When Carlson said what he said about the party needing to redefine itself, Carville and Begalia were there (it was the Crossfire gang.) Both of them agreed. Begalia impresses me not, but I think Carville (and Stephanopolous) are the two brightest lights in the democratic party froma strategic perspective. I respect Carville's savvy immensely. I hope he can be a leader in the redefining of the party. Because no one on that side of the aisle seems to have a clue.

Clearly this is a conservative country. I don't know why, I don't understand why. It wasn't always thus. My best guess is that the republicans have done a better job of defining what liberal is than the democrats have; indeed you can call a politician liberal and it is accepted to be an insult. As long as this is true, democrats cannot win the hearts and minds of the country. They must redefine what liberal means.

My armchair quarterback advice to the dems would be to charge them with two key assignments:

1. The religious left. This is not an option. I know plenty of good church going people who are democrats. Politically the right seems to have a monoopoly on Jesus. I would mandate the democrats to find and nurture and develop a religious left that is as powerful and well-funded and prominent as the religious right, that can speak to the people of faith in this country as effectively as the religious right does. And for the love of God, I amnot talking about Jesse Jackson. I mean, wasn't Jesus the original bleeding heart liberal? This mandate may seem impossible; indeed it is imperative.

2. Take back the word "liberal." Re-define it. As long as liberal is a dirty word, the dems have a problem. On the one side you have republican, conservative, right. On the other, you have deomocrat, liberal, left. Both liberal and left are considered dirty words. Why? Basically, because the democrats have been totally outplayed by the republican political operatives. These terms must be redefined in a way that positions liberal as distinctly different from conservative, resonates in a positive way with middle America, and perhaps even presents the opportunity to do a little demonizing of "conservative."

These seem like tall orders. They are. They are also essential if the democratic party intends to continue running candidates in major elections. And if they put the same old people on the job of redefining the party's vision, the effort will be for naught.

Finally, let me say that I am still opposed to the Electoral College. Some have accused us lefties of only knocking the EC because in 2000 it hurt our guy (Gore wasn't actually my guy; I voted for Nader.) But in this day and age it doesn't make any sense. If we had a popular vote, then Ohio's provisional votes wouldn't matter; Bush won enough of the popular vote to be president. So even though the "lose the EC" hurts Kerry this time, I still believe in it. The catch is, in the Gore versus Bush Supreme Court decision, it was written that there is no federally guaranteed right to vote. This sounded horribly Big Brother and conservatively demonic, except that a little digging revealed that the right to vote exists at the state level, not the federal. So it will be difficult legislatively to lose the EC because our right to vote is bestowed upon us by our states, not by the feds. Which sort of explains the EC. I think the best we can do is have all states apportion their EC votes based on the way the popular vote in the state goes, as opposed to winner take all.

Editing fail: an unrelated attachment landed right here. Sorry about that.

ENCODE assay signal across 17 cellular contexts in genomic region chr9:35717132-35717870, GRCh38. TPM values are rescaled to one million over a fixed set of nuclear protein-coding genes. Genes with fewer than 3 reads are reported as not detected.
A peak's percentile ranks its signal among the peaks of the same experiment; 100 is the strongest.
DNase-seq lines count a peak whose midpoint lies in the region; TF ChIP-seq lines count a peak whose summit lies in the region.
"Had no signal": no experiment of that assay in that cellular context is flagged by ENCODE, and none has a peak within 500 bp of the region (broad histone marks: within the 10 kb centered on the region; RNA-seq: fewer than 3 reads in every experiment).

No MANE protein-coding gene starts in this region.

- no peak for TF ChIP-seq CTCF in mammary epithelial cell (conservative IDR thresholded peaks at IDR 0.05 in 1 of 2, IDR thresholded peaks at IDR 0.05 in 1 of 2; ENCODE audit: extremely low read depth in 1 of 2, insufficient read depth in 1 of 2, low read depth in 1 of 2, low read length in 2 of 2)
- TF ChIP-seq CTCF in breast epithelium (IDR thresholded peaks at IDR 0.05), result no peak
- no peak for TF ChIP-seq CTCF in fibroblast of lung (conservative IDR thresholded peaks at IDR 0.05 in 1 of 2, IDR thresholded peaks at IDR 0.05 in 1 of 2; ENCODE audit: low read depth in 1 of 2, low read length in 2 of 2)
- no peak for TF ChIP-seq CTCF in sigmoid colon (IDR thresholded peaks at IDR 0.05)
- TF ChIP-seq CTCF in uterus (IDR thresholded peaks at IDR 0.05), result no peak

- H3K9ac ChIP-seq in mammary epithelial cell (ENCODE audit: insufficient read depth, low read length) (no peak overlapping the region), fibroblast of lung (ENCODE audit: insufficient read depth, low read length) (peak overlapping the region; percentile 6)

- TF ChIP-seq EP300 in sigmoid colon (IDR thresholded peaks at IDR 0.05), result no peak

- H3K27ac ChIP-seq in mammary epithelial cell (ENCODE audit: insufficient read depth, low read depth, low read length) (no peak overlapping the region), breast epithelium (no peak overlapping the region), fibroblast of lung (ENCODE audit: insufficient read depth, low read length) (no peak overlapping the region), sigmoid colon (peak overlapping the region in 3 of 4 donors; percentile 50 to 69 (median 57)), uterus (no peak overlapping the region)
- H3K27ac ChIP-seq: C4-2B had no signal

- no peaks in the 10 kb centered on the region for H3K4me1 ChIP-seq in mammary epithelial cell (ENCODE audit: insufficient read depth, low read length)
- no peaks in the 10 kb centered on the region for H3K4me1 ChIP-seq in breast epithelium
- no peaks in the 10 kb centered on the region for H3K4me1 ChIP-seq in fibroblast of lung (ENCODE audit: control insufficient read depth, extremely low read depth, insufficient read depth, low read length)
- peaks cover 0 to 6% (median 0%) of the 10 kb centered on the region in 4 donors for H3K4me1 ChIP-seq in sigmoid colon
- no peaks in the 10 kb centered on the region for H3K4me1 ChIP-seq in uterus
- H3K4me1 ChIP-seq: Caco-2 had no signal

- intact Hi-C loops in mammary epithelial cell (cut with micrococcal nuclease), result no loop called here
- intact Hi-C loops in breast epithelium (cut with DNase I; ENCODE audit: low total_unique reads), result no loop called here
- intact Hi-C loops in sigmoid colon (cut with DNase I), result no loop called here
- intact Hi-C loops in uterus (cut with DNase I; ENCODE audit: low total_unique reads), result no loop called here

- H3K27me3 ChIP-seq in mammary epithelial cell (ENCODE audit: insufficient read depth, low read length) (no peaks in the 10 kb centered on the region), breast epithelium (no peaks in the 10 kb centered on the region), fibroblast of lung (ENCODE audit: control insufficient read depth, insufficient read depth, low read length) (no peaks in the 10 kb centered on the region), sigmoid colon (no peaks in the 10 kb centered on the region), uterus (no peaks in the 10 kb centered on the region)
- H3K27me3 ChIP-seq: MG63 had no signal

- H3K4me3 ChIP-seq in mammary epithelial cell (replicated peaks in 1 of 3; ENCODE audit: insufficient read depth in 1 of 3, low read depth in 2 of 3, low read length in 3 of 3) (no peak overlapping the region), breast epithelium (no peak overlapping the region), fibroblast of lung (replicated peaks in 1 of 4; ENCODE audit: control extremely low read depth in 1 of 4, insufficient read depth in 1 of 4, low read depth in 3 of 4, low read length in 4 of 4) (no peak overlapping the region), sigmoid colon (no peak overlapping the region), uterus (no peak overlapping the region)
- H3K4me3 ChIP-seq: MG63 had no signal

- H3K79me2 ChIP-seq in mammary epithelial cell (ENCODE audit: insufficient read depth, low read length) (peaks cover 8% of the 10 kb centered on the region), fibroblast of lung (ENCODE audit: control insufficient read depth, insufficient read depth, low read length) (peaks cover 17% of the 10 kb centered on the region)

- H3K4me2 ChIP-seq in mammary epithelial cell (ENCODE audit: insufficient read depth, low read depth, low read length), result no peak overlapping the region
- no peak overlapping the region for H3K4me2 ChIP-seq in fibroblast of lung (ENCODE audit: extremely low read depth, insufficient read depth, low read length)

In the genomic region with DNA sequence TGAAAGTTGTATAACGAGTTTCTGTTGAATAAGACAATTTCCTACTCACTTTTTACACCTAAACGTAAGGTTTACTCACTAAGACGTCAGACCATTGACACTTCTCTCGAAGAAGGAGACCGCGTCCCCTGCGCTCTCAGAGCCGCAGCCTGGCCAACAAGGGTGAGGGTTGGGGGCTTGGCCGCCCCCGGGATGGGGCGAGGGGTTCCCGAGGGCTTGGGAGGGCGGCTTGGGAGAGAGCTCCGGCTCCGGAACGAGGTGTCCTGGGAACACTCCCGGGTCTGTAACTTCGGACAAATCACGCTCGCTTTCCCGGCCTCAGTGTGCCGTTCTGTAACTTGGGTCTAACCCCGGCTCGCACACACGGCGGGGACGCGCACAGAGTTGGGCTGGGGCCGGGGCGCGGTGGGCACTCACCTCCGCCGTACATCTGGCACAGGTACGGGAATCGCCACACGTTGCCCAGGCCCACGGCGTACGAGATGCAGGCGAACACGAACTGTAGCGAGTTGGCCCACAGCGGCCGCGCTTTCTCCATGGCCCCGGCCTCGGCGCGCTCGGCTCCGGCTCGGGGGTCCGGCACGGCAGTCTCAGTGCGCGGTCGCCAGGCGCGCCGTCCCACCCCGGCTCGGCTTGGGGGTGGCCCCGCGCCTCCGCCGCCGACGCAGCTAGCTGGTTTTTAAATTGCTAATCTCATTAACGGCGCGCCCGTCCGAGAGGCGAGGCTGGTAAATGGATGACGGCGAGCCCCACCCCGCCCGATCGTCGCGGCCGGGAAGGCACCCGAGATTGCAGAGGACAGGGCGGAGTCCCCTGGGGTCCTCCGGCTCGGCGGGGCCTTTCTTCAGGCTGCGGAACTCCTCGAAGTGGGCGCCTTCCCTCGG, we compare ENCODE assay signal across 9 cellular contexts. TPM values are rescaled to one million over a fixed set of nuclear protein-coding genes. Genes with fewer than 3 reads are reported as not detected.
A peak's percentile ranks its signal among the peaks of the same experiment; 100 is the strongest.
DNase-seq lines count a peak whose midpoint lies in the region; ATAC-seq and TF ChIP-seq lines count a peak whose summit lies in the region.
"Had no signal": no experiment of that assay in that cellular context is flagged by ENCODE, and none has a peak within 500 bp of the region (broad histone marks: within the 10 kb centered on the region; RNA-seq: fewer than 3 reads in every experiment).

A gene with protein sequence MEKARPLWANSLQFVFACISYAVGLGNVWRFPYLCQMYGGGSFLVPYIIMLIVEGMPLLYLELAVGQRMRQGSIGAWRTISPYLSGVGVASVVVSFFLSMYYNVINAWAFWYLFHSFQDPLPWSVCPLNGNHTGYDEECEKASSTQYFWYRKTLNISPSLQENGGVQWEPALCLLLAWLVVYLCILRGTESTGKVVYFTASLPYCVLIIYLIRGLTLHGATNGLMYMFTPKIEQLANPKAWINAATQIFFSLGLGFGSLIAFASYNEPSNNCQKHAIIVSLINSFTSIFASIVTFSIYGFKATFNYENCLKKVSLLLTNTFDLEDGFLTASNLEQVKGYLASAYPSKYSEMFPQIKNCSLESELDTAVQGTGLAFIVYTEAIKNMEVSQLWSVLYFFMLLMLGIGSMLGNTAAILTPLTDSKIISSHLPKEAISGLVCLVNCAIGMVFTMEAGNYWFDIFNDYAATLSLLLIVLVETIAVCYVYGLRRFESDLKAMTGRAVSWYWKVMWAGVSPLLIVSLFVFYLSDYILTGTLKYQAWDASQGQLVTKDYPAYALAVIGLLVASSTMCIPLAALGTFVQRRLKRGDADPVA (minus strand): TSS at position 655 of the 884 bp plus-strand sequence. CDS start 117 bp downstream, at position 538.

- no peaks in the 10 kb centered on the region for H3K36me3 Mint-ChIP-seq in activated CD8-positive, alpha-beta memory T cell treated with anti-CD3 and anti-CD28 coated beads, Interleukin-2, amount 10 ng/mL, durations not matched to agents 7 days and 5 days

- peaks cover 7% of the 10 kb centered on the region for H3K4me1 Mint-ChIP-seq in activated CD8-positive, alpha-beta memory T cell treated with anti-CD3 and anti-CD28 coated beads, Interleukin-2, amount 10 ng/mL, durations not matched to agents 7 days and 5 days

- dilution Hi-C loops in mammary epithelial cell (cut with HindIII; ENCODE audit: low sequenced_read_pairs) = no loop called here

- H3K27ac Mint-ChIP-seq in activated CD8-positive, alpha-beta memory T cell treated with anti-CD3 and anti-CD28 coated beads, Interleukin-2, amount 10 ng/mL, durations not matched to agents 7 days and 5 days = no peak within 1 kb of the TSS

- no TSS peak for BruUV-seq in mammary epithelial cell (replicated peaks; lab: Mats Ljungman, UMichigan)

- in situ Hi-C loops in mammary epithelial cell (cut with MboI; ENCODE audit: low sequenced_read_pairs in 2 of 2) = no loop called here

OK, two more things. We all have this happy expectation that we should know the outcome of the election day-of. But why? Think about it. There are millions of votes that simply CAN'T be counted in time. So what actually signals to us as Americans that one candidate has won? There are two things. One, the loser calls the winner and offers congratulations. Two, the networks call (declare) the winner. Neither of these things have anything to do with counting votes, but both have been the things we've grown up expecting as the deciding factors in the election. With neither occuring on election day for the second time in a row, we are discovering just how much more fragile this process is than we like to believe. This is unconfortable.

And finally: should Kerry concede? In my opinion, yes. He can't win Ohio. There simply aren't enough provisional votes to tip the state his way. He has lost the election. The sooner he cops to it and goes away quietly, the quicker the party can begin to heal its deep, deep wounds.


By the way, Montana approved medical marijuana; Oregon and Alaska voted it down. Way to go Montana. Good to know if you ever get glaucoma in Butte.


Posted by: --josh-- @ 9:10 AM